Most Americans who either support or accept the large amount of money spent on the U.S. military probably do so because they think it makes our nation secure. But does it really?
We certainly spend a lot of money on the military, much more than any other nation.
U.S. economic expert Kimberly Amadeo estimates that FY2020-2021 expenditures on the U.S. military will reach $934 billion, the second largest expense category behind Social Security. The Peterson Foundation reported in May 2020 that the United States devotes more money to the military than the next 10 nations combined, and that is based on a more conservative estimate of $732 billion for the year.
Why do we spend so much money on the military?
According to Todd Harrison, the director of defense budget analysis at the Center for Strategic and International Studies in Washington, “Our current strategy is based around us being a superpower in Europe, the Middle East and Asia-Pacific. We’ve sized our military to be able to fight more than one conflict at a time in those regions.”
As a team of New York Times journalists covering the issue concluded: “The United States has higher military spending than any other country partly because its foreign policy goals are more ambitious: defending its borders, upholding international order and promoting American interests abroad.”
Another factor behind the bloated U.S. military budget is the self-interested pressure by corporate and military elites to increase U.S. military spending.
President Dwight Eisenhower discussed this in his famous 1961 Farewell Address, in which he warned against “the acquisition of unwarranted influence, whether sought or unsought, by the military-industrial complex. The potential for the disastrous rise of misplaced power,” he said, “exists and will persist.”
As a result, the very high level of U.S. military spending currently far exceeds the requirements for keeping the United States militarily secure.
In fact, the idea that a vast military machine will keep us safe and secure is outdated, especially given the real and perceived threats to American security.
Of course, we are a deeply divided country, so we don’t all agree on the threats.
Some conservatives think we are threatened by the Black Lives Matter protesters or the “socialistic” goals of the liberals, such as making sure all citizens have adequate housing, food, health care, living wages, and a sustainable environment.
Some liberals think we are threatened by societal conditions that can turn people into terrorists, including environmental destruction, white supremacist domestic terrorist groups, or extreme poverty. Other frequently voiced threats to our security include global pandemics and cyber insecurity.
None of these concerns is adequately addressed by our military strength or our nuclear arsenal, which could destroy the world several times over by intent or accident. It is time to re-think U.S. security.
The money spent on the military could certainly be put to better use. According to Brown University’s Watson Institute, spending money in other sectors of the economy would create more jobs than would spending it on the military.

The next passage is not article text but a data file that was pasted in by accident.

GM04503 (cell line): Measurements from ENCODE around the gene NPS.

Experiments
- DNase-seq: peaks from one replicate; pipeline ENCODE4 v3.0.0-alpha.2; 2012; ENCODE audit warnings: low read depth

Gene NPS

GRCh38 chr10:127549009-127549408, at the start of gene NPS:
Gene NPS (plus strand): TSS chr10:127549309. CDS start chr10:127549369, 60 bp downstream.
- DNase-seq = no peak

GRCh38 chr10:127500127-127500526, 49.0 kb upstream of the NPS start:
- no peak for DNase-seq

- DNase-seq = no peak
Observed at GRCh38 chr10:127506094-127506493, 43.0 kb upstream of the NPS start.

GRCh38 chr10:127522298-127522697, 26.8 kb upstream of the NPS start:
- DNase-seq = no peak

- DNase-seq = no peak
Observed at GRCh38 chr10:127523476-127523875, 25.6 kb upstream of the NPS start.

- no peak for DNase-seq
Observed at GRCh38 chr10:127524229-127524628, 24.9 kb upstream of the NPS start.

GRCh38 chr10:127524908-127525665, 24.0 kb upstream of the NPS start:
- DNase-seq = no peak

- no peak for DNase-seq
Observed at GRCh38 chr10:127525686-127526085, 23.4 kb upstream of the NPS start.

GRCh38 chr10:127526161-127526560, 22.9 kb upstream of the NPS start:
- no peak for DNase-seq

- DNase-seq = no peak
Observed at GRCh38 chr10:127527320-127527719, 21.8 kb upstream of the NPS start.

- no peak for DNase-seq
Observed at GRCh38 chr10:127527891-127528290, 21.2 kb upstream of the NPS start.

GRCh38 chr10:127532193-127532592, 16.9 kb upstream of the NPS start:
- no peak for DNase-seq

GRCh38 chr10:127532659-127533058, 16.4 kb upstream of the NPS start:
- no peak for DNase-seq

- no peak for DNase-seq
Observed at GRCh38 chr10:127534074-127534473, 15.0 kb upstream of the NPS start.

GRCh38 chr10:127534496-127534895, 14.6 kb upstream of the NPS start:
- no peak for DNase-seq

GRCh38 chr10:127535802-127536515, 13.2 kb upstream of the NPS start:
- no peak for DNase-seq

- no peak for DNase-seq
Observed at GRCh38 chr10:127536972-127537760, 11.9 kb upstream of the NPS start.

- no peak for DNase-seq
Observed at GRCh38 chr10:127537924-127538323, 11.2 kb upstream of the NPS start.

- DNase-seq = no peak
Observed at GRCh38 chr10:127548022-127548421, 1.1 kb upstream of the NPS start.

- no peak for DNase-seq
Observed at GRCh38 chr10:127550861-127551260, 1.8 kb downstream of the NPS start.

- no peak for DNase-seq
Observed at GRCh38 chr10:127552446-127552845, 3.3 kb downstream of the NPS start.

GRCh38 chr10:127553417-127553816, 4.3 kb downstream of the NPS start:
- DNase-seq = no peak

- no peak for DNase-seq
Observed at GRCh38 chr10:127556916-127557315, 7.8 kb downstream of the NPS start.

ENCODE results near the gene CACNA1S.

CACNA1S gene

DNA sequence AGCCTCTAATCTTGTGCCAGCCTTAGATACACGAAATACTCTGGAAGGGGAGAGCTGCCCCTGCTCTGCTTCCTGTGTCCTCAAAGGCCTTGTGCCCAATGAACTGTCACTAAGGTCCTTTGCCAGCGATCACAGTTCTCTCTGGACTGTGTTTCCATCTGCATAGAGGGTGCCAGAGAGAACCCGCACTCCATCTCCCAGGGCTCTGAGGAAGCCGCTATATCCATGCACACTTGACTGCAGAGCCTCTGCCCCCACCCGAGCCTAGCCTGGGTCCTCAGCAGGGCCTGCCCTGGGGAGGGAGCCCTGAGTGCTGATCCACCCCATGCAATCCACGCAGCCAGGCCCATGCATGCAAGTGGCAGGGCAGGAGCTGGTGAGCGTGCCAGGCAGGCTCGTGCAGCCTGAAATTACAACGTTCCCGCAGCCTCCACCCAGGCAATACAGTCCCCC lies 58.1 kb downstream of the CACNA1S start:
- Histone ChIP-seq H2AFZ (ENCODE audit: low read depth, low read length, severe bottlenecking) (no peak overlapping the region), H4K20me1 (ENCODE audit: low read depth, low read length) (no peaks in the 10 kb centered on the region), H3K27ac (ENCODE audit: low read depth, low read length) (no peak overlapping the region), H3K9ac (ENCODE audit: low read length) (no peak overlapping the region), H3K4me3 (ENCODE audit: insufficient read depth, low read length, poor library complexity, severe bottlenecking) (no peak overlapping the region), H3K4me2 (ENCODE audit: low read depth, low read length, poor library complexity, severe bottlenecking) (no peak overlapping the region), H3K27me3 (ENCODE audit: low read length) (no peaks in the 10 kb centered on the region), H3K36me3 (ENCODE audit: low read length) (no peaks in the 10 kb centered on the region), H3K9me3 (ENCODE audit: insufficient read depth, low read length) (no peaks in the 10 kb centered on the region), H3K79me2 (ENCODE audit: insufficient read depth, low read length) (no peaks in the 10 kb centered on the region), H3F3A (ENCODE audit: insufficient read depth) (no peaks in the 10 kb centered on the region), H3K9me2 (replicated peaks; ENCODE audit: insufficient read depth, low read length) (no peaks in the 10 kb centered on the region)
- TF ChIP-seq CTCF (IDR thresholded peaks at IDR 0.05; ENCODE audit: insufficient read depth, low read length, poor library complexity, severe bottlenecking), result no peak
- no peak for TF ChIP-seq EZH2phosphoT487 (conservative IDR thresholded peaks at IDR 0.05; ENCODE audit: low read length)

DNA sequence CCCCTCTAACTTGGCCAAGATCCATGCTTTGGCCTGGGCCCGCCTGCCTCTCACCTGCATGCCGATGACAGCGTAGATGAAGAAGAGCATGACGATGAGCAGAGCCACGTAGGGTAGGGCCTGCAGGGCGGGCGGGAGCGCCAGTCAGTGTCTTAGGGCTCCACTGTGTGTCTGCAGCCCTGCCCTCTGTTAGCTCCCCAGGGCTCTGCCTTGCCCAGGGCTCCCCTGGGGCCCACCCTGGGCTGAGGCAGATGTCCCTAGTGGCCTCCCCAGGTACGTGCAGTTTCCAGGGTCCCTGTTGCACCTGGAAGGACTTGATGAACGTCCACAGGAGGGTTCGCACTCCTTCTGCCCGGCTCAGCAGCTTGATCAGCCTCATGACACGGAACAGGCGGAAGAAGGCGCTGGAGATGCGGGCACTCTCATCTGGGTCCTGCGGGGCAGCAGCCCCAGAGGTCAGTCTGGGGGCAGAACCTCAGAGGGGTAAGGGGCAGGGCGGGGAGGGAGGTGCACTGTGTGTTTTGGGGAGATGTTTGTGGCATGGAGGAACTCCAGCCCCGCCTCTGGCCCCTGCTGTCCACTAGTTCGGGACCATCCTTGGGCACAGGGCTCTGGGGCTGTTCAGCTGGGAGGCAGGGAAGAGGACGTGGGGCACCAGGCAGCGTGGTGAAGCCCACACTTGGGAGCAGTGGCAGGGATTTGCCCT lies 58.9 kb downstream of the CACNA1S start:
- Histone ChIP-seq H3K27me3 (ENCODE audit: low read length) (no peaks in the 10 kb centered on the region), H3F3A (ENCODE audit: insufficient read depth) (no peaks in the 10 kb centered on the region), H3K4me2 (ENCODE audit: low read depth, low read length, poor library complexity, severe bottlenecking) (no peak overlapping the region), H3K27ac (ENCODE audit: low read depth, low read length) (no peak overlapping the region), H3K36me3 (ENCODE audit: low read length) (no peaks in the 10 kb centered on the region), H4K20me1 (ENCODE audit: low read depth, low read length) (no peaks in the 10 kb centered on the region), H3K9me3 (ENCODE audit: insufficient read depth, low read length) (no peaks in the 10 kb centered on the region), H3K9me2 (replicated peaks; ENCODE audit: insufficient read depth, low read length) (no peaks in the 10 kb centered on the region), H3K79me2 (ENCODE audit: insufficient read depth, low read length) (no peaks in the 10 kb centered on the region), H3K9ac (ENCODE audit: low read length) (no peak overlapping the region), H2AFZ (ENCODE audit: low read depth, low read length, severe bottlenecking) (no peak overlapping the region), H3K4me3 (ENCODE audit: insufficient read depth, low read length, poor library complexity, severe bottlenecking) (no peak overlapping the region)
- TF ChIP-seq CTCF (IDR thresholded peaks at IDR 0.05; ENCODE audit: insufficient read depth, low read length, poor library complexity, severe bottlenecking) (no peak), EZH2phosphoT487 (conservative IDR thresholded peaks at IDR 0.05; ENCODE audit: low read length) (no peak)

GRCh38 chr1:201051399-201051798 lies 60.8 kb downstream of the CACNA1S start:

The Poor People’s Campaign proposes “a comprehensive response to the systemic racism, poverty, ecological devastation, militarism, and war economy plaguing the United States today.” Its comprehensive Moral Budget specifies the major costs and benefits of its demands, grouped into critical areas including democracy and equal protection under the law, life and health, the planet, and an equitable economy.
Spending in these areas would increase our security and can be funded by the reallocation of some of our military spending.
Fortunately, when it comes to obtaining security from actual military aggression, Americans can find a useful guide in their own history.
They managed this in 1787, when the U.S. constitution went into effect and the states agreed to solve their problems in the court of law instead of on the battlefield.
Why not do this now at the global level? We can transform the United Nations from a confederation of nations to a federation of nations with a strong, democratic constitution. Then we can establish and enforce world law that would outlaw war and nuclear weapons and address other global problems as well, such as global pandemics, environmental destruction, and human rights abuses.
By moving our global problems to the court of law, we could dramatically reduce the amount of money spent on military force and have more money available to address the problems that threaten our nation at home.
Would a democratic federation of nations really help the United States become more secure? Yes, just the way New York is more secure today as a member of the United States than it would be on its own, the United States would be more secure in the future as a member of the United Federation of Nations.
In a democratic word federation, we could retain sovereignty over national issues but participate in the creation of world law to ensure world peace, universal human rights, and a sustainable global environment. With a federation of nations in place, the U.S. military would not be expected to uphold international order or to plunge into multiple wars around the world.
There is a global role for U.S. leadership today, but that role is to help move the world towards a democratic federation of nations that will create peace and security for all.
Donna Park is Chair of the Board of Directors of Citizens for Global Solutions Education Fund, a 513(c)(3) headquartered in Washington, DC.